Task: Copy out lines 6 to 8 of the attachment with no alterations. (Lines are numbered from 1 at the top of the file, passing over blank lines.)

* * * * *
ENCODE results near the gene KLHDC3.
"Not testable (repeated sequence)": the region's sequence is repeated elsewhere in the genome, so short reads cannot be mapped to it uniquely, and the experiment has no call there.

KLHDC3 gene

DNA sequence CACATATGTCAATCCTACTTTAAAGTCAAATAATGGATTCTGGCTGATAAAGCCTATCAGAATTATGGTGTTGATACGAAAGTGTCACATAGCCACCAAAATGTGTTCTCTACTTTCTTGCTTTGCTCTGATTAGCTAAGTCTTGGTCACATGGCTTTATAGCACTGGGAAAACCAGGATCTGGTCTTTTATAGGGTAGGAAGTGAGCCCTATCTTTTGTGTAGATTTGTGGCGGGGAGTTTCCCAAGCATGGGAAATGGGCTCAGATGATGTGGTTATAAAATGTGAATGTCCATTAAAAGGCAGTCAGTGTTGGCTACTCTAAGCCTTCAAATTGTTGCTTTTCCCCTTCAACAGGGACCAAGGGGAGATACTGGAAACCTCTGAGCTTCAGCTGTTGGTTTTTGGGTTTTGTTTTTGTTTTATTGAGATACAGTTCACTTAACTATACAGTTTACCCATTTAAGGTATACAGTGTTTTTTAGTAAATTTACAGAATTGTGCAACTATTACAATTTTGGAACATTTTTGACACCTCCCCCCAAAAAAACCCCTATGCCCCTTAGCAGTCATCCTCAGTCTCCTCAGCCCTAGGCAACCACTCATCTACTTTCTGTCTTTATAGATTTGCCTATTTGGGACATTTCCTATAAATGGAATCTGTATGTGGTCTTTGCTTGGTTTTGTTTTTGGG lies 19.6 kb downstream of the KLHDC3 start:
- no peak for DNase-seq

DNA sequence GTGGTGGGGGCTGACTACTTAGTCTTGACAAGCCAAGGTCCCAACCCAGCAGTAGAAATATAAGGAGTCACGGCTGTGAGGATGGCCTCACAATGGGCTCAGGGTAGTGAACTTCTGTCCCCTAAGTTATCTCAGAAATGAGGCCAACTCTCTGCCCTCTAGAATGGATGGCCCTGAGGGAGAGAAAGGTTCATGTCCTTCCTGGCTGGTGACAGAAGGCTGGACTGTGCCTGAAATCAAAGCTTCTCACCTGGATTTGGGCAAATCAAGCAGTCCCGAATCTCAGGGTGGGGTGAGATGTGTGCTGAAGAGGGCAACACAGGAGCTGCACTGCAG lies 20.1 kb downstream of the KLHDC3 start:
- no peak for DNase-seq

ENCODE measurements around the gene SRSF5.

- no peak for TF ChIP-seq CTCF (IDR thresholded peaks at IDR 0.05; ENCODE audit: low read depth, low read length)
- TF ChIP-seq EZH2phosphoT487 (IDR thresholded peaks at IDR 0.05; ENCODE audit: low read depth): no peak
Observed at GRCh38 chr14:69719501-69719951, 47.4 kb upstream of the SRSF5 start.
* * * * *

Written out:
DNA sequence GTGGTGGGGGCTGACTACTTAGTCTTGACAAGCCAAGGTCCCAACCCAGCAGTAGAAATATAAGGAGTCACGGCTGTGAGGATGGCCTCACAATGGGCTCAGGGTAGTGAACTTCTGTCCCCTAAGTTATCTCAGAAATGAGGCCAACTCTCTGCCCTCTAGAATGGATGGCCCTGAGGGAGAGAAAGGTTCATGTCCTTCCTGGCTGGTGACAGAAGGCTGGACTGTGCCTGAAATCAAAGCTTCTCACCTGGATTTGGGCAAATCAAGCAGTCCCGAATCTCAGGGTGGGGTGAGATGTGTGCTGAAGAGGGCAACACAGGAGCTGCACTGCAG lies 20.1 kb downstream of the KLHDC3 start:
- no peak for DNase-seq

ENCODE measurements around the gene SRSF5.